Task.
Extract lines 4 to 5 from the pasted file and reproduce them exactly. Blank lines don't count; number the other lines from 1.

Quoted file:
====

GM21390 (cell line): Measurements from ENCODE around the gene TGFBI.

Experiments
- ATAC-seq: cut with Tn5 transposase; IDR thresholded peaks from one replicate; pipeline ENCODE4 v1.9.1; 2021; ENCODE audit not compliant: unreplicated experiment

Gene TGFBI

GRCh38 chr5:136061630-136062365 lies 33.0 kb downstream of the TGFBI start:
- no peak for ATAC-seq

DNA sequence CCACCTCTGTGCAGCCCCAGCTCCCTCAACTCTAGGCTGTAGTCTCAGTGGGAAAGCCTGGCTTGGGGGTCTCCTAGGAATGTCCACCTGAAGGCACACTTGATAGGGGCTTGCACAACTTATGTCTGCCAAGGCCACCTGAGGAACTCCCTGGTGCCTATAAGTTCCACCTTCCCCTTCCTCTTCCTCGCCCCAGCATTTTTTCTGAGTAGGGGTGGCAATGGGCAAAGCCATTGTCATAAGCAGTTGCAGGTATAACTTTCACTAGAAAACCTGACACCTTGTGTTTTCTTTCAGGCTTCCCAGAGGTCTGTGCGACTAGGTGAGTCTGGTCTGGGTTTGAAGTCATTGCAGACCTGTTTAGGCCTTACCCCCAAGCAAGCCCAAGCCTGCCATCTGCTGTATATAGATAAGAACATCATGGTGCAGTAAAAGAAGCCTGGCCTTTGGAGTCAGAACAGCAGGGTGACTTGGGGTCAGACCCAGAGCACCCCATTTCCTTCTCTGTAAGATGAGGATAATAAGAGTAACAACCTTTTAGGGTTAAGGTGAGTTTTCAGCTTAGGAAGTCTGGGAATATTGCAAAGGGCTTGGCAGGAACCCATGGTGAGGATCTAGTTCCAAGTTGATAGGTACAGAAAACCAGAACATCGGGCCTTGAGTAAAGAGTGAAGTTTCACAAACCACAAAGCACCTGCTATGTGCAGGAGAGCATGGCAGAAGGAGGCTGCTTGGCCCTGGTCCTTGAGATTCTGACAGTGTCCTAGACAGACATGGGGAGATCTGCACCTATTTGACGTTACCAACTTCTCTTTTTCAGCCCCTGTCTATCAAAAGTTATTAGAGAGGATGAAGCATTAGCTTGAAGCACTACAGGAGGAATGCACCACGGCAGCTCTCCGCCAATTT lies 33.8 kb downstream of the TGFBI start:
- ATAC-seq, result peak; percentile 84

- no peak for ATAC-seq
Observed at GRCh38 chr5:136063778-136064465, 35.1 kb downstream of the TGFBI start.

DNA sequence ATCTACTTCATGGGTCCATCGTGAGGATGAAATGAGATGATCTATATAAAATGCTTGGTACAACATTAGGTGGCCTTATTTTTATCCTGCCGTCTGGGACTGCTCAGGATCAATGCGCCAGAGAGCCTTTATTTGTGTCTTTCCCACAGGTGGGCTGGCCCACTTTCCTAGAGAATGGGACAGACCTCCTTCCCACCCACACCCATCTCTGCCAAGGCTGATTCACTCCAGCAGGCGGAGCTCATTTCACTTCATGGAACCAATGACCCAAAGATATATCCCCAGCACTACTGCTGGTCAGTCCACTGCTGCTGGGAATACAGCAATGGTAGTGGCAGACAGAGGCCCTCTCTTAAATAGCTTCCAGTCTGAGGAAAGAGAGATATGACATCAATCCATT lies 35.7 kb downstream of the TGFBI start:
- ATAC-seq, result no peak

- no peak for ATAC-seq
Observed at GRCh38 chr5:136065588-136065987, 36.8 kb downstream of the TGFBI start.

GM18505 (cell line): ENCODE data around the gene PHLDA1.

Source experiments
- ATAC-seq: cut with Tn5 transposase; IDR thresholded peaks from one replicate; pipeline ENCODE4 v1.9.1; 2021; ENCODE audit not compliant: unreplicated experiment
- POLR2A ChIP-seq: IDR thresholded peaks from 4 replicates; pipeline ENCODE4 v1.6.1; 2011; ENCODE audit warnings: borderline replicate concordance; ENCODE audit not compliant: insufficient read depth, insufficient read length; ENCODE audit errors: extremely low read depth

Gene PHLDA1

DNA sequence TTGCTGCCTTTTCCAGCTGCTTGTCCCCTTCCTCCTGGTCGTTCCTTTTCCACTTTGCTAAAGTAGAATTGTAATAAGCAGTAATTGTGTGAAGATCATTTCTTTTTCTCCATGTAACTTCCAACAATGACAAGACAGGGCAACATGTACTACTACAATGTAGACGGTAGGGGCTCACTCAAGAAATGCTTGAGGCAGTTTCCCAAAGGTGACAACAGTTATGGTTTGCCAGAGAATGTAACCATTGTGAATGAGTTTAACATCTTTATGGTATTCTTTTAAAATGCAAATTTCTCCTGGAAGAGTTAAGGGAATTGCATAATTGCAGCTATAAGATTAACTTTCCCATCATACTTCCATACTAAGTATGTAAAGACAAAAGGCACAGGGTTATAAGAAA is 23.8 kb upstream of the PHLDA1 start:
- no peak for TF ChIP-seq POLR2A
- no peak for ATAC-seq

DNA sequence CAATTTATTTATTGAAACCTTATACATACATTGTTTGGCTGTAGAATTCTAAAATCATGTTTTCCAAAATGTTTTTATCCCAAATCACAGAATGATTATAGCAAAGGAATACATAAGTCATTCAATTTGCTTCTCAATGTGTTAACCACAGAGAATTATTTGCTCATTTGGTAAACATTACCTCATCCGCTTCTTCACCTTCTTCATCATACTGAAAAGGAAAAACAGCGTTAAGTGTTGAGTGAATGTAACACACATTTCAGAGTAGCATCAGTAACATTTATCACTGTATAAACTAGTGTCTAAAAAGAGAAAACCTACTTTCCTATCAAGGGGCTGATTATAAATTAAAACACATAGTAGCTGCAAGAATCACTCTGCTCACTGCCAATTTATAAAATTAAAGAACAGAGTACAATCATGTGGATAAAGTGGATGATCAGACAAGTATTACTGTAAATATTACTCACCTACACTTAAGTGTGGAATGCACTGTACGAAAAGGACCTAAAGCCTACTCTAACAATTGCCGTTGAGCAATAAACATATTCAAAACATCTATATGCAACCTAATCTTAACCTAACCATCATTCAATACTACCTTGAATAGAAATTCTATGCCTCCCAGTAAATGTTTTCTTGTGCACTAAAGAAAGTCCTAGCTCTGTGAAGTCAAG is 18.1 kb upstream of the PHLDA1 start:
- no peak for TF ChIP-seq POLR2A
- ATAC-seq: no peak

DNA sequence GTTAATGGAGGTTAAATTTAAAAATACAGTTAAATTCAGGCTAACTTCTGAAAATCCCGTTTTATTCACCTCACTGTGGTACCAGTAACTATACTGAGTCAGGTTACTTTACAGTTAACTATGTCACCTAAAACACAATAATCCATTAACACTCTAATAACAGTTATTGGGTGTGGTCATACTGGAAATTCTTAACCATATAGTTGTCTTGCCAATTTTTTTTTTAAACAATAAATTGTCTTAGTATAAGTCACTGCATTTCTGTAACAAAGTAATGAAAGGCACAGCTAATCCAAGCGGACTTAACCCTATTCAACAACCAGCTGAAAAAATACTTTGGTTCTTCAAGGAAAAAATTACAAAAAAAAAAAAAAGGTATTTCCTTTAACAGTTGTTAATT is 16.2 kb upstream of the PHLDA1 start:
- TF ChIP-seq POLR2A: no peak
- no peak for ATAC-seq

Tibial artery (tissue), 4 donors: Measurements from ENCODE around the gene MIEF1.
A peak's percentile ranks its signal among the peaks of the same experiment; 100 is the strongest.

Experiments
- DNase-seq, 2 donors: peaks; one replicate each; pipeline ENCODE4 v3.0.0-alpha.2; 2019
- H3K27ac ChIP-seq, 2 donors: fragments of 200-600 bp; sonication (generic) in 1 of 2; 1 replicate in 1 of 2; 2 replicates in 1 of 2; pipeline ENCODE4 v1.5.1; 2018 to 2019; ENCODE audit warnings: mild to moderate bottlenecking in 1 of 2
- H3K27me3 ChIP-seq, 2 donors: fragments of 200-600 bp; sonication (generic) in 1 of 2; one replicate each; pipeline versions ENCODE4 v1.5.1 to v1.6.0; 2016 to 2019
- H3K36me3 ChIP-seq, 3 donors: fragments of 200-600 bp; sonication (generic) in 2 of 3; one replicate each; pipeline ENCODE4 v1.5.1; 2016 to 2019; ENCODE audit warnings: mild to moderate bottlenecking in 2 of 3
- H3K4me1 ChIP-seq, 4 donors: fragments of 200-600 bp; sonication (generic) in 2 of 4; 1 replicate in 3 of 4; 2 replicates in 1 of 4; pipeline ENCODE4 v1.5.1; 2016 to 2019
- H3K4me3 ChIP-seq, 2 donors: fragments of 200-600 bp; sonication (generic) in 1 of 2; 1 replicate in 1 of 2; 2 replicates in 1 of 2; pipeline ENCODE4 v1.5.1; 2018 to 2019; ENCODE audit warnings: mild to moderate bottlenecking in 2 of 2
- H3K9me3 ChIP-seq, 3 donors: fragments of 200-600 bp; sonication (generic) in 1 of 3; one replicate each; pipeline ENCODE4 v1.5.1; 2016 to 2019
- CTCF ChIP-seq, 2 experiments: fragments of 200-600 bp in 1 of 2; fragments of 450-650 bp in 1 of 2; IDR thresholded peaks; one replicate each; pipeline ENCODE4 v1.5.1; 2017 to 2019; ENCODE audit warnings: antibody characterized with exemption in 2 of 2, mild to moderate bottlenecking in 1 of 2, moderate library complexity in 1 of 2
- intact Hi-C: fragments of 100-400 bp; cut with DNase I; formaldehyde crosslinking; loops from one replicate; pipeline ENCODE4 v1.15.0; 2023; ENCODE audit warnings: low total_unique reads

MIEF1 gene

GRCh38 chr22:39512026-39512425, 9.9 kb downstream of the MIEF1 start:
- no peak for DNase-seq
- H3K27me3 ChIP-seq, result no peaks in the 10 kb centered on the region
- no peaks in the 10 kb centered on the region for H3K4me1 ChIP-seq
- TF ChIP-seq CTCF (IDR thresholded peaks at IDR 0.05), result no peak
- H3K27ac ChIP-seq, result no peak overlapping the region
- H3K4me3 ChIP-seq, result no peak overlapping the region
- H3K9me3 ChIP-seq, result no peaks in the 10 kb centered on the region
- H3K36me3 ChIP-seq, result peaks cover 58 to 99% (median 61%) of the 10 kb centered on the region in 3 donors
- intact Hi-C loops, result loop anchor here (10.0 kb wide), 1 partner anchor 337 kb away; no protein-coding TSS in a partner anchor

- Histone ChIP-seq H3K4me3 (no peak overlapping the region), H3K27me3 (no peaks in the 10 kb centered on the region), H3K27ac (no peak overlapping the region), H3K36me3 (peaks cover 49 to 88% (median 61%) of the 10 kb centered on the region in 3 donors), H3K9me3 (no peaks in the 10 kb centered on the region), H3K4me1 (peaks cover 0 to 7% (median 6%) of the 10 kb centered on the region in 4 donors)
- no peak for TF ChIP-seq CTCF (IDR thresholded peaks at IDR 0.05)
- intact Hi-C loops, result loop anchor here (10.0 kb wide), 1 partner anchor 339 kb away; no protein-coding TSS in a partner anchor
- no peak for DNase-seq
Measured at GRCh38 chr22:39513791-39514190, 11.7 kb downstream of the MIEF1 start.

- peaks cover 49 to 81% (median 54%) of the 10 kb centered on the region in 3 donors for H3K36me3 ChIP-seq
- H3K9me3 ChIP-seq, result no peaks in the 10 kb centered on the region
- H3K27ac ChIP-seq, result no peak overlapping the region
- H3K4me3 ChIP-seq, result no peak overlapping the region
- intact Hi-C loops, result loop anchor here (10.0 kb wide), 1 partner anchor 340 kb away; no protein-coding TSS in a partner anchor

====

Gene TGFBI

GRCh38 chr5:136061630-136062365 lies 33.0 kb downstream of the TGFBI start: